Page 3 is dominated by Meet Jack Kirby – The First of a Series of Belated Bullpen Biographies. Jack himself likely wrote this piece. It also assumes a jaunty Bullpen-y air but with a different tone than Stan’s usual banter. “And thus I was born, amidst questions…questions…’Can it be a Leprechaun?’ asked Mrs. Rafferty, ‘A Prince of the Blood, maybe?’ laughed Mrs. Goldberg, ‘Not that anemic runt,’ replied the good doctor as he shot a compassionate glance at my mother and handed my father the bill.” What’s interesting about this item is that Jack manages to mention his time as an inbetweener at Max Fleischer studios, his time in World War II and nearly every comic he created or co-created with Joe Simon as well as his work at DC with Green Arrow and the Challengers of the Unknown and his syndicated strip Sky Masters. But he mentions no 60s Marvel work by name. He also seems to be quite fond of Stan but clearly doesn’t see him as a boss. “I was producing at a furious rate. I remember slowing down only once, when a young rapscallion, peering into my cubicle suggested that I show more of Cap’s home life, his aged, kindly mother, his wicked Aunt Agatha, and the stark heart-rending background of Cap’s early years. ‘Begone!’ I cried, sorely put to drubbing him. ‘Take off and become an editor or something!’ Well, by golly, he did. But before he got the name Stan Lee on his office door, I was busily engaged elsewhere.” And, “Returning to Marvel Comics was like re-entering the Halls of Ivy. In charge of comics was that young rascal, and now, a bit of an older rascal, Stan Lee. We now share ideas, laughs, and stubby cigars.” Jack finishes with, “To put it concisely, you name it, I’ve done it – but fairly.”
Sneak Previews for MMMS’ers Only finishes page 3 and takes up more than half of page 4. “What? You say ya didn’t believe us when we said we were gonna clue in MMMS members about info that wouldn’t be printed in our regular Bullpen Bulletins? Then hang in there – ‘cause when we promise you somethin’, we ain’t just whistlin’ Dixie!” Then sneak previews of the FF, Spidey, Avengers, X-Men, Daredevil, Thor, Strange Tales, Tales of Suspense, and Tales to Astonish follow. None of them seem particularly juicy but that may be because these previews are all about comics that were published 50 years ago. See what you think. Here’s the lowdown on “Spider-Man: We think you’ll flip when everybody’s favorite web-slinger gets amnesia and pulls a couple of capers so shady that it finally looks like ol’ JJJ might have been right all along! Or was he? And you can bet your go-go boots that the classiest chicks who ever wiggled a Watusi are gonna be around for a long time to come! (If we ever try to get rid of Gwen, M.J., etc. – Jazzy Johnny Romita would probably lead a protest march against us!)” The “amnesia” refers to the Doc Ock story we’ll eventually get back to but the rest is just fluff. (Though the promise to keep Gwen around seems slightly awkward today.) So, no great secrets revealed to the MMMS’ers, really.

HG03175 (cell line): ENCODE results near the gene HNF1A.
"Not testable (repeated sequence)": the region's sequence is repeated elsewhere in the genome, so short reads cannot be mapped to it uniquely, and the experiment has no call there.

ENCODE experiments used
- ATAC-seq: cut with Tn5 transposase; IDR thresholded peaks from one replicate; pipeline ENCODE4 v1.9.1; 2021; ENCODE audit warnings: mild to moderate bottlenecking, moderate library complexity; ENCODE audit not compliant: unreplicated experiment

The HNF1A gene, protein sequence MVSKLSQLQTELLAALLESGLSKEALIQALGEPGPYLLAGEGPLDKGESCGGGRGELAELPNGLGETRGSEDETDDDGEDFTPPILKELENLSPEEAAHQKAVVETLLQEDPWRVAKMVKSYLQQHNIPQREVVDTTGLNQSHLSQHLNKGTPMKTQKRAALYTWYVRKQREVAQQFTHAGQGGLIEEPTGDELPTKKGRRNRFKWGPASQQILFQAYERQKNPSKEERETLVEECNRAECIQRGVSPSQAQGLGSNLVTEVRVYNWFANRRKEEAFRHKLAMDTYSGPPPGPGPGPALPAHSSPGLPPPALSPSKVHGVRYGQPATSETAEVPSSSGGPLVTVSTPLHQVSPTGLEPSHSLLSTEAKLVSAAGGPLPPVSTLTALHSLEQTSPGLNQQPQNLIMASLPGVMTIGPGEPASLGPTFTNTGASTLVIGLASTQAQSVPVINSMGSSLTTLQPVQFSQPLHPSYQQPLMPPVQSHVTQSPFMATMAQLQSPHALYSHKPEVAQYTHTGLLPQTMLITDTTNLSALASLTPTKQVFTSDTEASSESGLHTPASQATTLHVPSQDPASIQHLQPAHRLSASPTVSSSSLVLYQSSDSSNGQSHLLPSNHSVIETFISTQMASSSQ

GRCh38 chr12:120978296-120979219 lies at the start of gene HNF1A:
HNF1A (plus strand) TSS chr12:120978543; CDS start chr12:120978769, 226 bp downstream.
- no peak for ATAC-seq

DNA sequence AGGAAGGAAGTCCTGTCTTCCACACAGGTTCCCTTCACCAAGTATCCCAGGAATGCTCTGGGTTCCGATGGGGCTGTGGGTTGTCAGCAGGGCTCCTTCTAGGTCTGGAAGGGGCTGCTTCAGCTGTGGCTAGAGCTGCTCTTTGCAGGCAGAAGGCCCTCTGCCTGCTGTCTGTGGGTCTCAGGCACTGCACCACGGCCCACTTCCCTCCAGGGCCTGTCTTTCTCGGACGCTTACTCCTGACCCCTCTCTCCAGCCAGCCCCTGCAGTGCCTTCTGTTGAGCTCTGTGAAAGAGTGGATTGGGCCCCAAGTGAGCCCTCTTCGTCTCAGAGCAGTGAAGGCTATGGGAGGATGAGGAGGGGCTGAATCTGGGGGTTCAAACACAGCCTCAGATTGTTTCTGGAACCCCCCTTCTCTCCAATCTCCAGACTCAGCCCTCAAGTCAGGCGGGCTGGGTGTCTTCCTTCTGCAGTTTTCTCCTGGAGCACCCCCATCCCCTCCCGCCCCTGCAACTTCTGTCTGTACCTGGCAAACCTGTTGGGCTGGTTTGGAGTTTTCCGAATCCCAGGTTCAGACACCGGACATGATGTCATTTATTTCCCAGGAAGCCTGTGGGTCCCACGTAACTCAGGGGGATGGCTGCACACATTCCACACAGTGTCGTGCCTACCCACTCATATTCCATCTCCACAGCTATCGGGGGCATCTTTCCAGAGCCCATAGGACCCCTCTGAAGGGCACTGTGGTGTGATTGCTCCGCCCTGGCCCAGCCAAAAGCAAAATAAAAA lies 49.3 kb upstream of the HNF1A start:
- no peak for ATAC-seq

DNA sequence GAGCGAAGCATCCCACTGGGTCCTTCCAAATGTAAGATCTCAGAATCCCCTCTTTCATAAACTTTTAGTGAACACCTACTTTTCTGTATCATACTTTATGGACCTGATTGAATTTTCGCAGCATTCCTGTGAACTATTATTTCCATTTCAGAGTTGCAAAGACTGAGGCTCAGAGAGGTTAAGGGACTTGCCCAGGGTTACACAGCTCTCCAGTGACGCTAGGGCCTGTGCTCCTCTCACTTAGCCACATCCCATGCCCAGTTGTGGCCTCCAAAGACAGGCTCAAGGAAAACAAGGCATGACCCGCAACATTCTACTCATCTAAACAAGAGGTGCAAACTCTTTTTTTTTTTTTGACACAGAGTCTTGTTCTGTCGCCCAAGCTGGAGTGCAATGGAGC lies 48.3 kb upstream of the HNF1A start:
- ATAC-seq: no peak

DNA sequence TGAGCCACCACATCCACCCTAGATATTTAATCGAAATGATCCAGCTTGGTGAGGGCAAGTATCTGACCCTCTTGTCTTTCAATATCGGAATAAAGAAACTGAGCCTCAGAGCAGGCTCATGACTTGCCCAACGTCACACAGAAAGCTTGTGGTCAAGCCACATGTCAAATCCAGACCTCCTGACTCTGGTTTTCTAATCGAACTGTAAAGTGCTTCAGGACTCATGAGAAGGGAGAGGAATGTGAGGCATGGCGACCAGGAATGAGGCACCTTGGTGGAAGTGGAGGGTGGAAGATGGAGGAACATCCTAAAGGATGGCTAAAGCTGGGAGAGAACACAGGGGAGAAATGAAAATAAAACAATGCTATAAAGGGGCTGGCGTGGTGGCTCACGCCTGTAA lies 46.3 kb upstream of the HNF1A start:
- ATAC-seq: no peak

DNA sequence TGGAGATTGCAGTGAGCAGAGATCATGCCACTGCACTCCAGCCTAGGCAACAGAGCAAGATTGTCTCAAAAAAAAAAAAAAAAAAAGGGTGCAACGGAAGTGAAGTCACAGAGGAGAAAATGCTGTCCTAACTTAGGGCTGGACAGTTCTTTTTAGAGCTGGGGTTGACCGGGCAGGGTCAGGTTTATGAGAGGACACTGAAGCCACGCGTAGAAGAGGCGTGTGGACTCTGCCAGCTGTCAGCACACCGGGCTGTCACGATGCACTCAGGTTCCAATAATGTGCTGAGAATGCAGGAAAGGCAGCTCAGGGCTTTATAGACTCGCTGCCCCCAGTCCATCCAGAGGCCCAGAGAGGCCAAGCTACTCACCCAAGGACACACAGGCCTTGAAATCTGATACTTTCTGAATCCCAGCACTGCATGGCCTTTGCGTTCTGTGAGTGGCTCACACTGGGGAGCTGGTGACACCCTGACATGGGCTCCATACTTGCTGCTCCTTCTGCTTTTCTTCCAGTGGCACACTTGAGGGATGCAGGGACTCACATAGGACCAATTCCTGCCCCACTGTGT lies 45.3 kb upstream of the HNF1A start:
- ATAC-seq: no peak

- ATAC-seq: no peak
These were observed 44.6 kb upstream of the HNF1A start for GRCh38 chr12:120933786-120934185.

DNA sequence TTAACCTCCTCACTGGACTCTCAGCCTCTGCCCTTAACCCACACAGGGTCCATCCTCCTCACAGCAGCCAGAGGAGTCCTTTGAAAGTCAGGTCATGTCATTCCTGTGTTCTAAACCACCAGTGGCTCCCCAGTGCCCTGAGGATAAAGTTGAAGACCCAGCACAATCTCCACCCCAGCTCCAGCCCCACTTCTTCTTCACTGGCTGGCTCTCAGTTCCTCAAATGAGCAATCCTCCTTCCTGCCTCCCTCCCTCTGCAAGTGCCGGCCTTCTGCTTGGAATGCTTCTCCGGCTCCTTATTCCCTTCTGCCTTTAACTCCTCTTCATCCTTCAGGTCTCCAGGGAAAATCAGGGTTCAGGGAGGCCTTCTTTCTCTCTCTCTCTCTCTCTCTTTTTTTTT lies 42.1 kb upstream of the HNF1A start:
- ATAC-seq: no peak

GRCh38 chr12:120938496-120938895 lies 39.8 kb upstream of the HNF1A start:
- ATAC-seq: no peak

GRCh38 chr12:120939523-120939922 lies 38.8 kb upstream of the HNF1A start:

We wrap up on page 4 with Marvel Scoop! comprised of 3 scoops. (Insert your ice cream joke here.) These are a bit better than the sneak previews. First, “Negotiations are now in the final stages with a major network to air Your Friendly Neighborhood Spider-Man and the frankly fabulous Fantastic Four next fall in full-animation and blushin’ color!” Second, “”We’ve just wrapped up a dauntless deal with Universal Studios to feature our happy-go-lucky heroes all over their fabulous film lot – which is open to visitors the year ‘round!” Third, there will be a “brand-new MMMS membership kit - and we think that’s about the most startling news since Irving Forbush’s ant-farm got broken and the tenants made off with Fabulous Flo Steinberg’s lunch!” The first and third items definitely came to pass but what about the second? Was there a time in the 60s when you could visit Universal studios and “have your picture taken with your favorite Marvel hero – and don’t forget to drop by one of the two Marvel concession stands where you’ll find all the groovy Marvel goodies on sale along with the very latest issues of all our matchless mags!”?
A small box at the bottom of the last column of page 4 wraps it up: “Hope you enjoyed our first surprise ish of the M.M. Messenger! Watch for future ones when you (and we) least expect ‘em! Till then, hang in there, hero – you’re our kinda guy!” Or don’t watch for them. It comes to the same thing.
Actually, it’s a shame that this was the only issue of the Merry Marvel Messenger because it really was a nice thing to do for the MMMS members and it exudes fun and panache, even if it is over the top and doesn’t tell you too much of what you didn’t already know. Kudos to Stan and the Bullpen for putting this together all those years ago. They certainly didn’t have to bother. It does show how fan-friendly and accessible Marvel was when they were still the David among Goliaths.
Like the Rosetta Stone, the Messenger is more historical for what it is rather than what it says. (A bombastic comparison worthy of Stan, if I do say so myself.) So, is it worth having in your collection? Yee-ahh, if you like odd little items like this. By all means, track one down. But, in this case, the coolness does not trump the skimpiness of the material. I’m going to give this one 2 webs..
We’re getting closer! Next is a real oddity. Kenner's Marvel Super Heroes See-A-Show Stereo Viewer!